New York Film Academy Alumna Yuxiao Wang had a long road to get to NYFA. After three countries, two degrees, and a ton of work, she’s well on her way to becoming an outstanding producer. Wang spent some time speaking to NYFA Correspondent Joelle Smith about her amazing journey.
Joelle Smith: Can you tell me a little about the project you’re working on and your role within the project?
Yuxiao Wang: I just finished producing a 75-minute web feature five days ago. I have two more features coming up in November, where I am both the line producer and associate producer. Two of these three films will be distributed online and the other is seeking theater distribution.
JS: Can you give me a little more detail about your journey from China, to Japan, to the U.S.?
YW: I learned Japanese literature in China and exchanged to Japan for a year in 2013. While there I majored in animation. I always wanted to learn film or work in the film industry, but during that time I didn’t have any knowledge about film. Then my parents agreed to support me while I worked on my master’s degree in America. I chose NYFA because it focuses on hands-on practice, and the producing program will cover a lot of secrets of how to make a film. Soon I was working as a producer in LA.
JS: What were some of the challenges you faced?
YW: The biggest challenge for me is language. As a foreigner, I am not able to read the scripts as quickly as native speakers do, and because of this reason, I think I missed a lot of job opportunities. I am very confident with my skills but when I submit my resume I know they’re often looking to hire fluent speakers.
The other challenge is my visa. I am currently at my OPT and not a lot of companies want to sponsor a foreign student for a work visa. That’s why it is hard for us to find a job here. So, I am working freelance now.
JS: What were some of the greatest joys you experienced throughout your journey?
YW: I am really happy I finally choose to work in the film industry even though it is very hard. In my country if you choose to learn acting, directing, or producing as your major in your college, not a lot of parents will support you because they think this industry is very dangerous. I finally got a chance to learn my major and started my career as a producer. I met a lot of cool people here, and they are very creative, passionate and trying to make something to change the world. I don’t like a boring life of sitting in the office. That’s why even though this job is very hard, I still keep doing it, because every second I am working on the things I am interested in, I feel like I am alive.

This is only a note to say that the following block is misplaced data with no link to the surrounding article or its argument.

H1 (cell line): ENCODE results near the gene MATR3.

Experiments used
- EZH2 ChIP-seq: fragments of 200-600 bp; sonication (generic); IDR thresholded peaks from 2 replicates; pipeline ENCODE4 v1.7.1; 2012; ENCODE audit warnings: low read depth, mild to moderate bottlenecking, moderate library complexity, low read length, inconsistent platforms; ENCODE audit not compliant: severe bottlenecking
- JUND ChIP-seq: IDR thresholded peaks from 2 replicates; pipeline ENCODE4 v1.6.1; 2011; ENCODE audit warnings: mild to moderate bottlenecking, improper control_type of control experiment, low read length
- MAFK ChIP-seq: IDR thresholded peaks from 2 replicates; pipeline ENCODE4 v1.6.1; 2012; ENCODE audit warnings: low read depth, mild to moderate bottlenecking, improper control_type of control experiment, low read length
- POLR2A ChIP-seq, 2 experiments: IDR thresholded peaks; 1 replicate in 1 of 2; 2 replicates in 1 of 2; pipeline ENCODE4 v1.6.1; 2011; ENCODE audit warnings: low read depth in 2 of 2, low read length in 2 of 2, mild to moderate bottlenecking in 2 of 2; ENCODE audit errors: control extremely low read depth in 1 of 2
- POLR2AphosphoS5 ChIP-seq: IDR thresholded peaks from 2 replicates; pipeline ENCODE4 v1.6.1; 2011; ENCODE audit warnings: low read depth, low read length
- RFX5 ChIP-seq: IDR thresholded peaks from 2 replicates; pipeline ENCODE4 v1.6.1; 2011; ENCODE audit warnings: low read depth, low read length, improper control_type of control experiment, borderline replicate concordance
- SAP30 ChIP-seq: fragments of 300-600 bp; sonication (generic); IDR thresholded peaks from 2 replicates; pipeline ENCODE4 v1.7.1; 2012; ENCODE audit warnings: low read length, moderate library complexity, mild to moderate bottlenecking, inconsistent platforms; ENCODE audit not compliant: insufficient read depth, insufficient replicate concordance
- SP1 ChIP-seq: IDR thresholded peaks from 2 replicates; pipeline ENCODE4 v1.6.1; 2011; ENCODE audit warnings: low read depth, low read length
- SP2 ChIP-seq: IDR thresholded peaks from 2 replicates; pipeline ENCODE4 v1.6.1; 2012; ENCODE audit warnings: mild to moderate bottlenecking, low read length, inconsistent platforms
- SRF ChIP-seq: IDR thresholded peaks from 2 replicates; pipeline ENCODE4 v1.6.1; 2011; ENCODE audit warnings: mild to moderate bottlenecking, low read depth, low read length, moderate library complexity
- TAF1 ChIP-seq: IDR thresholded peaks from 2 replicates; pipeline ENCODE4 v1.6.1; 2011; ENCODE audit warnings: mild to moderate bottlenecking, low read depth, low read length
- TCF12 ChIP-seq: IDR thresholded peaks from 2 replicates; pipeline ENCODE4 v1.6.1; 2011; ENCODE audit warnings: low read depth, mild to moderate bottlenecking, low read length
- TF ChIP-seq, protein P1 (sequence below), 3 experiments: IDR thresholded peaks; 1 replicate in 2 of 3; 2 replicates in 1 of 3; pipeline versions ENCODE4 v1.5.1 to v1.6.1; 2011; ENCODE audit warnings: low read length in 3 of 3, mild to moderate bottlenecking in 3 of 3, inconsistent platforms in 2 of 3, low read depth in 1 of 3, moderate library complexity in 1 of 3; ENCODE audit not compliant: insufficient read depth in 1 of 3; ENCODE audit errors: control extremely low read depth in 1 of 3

JS: What do you like best about attending the New York Film Academy?
YW: They are very friendly to all the students from all over the world and won’t force you to have a film related major in your undergraduate — which is very important to me, as my major was Japanese education. I think that was the initial attraction.
JS: What did you learn here that’s helped you the most in your latest filmmaking project?
YW: I think entertainment law is very important. We learned to go over all the paperwork, including documents and contracts, to make sure everything goes well. We were trained in our class to pay attention to details and developed great knowledge of the possible disputes and infringements during a production. The last feature I worked on had a 50-person crew and around 100 actors. We shot for 24 days and on 30 locations, but using the knowledge I learned, we didn’t have any problems.
JS: What projects are you working on now and where can people interested in your work find you?
YW: I am in the distribution stage of a feature I produced called “Talentik.” It will be released in Chinese major streaming media platform “Sohu Video” on February 24.
And I am also shooting a major Chinese TV show in Hawaii now, starring A-list stars, and it will be on the major network and TV. This is the second series of this show, and the first series was the highest-rated drama of 2016 with an average national viewership rating of 2.63 percent. It had a 5.47 billion hit amount online and 379,000 related comments, and also aired on a major TV network, Hunan TV, in China.
I have two additional features I’m currently working on. One is romantic, and the other is a drama we’re developing and will be shot on the West Coast this year.
The New York Film Academy would like to thank Ms. Wang for taking the time to share her story. You can find more of Yuxiao Wang’s work by clicking here. Interested in learning more about film production? Check out New York Film Academy’s Producing School!